The Truth of the Story and its Variations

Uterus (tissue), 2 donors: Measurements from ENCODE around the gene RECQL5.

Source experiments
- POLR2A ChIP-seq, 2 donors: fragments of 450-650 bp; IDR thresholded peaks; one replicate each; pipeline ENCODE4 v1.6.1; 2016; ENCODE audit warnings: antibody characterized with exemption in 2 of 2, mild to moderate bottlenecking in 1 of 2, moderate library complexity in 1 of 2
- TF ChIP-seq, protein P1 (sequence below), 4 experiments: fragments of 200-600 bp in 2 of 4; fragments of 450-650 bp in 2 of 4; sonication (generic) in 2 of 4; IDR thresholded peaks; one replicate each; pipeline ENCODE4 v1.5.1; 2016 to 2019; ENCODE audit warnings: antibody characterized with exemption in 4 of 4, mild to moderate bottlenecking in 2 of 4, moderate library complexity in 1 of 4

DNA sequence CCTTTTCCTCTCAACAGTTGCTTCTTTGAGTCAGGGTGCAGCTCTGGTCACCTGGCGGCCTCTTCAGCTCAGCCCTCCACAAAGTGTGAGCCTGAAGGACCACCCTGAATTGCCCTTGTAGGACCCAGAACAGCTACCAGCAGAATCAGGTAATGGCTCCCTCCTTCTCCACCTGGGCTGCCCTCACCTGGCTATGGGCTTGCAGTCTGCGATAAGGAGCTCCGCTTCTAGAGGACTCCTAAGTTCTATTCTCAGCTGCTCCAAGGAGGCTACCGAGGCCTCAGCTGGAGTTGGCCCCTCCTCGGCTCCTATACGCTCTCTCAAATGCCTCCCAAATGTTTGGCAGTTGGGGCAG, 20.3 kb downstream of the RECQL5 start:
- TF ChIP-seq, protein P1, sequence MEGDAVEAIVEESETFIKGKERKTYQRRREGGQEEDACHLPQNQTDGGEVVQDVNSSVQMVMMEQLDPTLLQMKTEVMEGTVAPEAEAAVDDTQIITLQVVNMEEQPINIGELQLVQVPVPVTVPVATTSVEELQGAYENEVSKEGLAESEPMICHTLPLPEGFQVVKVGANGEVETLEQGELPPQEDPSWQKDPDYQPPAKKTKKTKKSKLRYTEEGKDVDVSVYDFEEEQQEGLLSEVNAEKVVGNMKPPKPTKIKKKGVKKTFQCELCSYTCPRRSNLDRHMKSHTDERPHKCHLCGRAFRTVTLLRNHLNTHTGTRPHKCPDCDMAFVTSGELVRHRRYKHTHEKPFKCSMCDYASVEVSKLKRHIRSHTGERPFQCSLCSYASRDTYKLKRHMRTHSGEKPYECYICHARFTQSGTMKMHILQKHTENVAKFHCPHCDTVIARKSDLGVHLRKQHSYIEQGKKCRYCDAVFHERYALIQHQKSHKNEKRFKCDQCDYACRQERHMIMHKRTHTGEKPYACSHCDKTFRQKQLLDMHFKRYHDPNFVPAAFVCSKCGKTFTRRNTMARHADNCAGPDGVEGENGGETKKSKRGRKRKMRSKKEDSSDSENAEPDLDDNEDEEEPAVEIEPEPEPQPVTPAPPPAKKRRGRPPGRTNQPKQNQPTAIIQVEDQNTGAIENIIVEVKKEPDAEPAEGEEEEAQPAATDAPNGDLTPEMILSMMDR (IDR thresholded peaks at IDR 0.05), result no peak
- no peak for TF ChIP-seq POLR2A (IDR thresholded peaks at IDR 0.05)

Husserl’s investigations on appearances and variations in the constitution of reality has led to the further examinations in what Arendt calls a ‘story’. Arendt argues that we produce our lives as a ‘story’. At the same time, she argues that nobody can be the author of one’s own life story. This intriguing claim implies that autobiography is an impossible task for an individual and that only others are capable of telling one’s own story. The main reason for this claim is that narration is only possible when the narrator has sufficient distance to the narrated life, and one cannot have a sufficient distance from one’s self. In this article, I will argue the following: if distance is a precondition of seeing and narrating, then variations of appearances and the reality that they constitute through different perspectives become a necessary part of seeing and narrating. This argument will emphasize the importance of the plurality of perspectives. Thus it will lead to the further question of whether it makes sense to make a truth claim in any of these perspectives or whether the variations force us to think every truth claim in relation to fiction.
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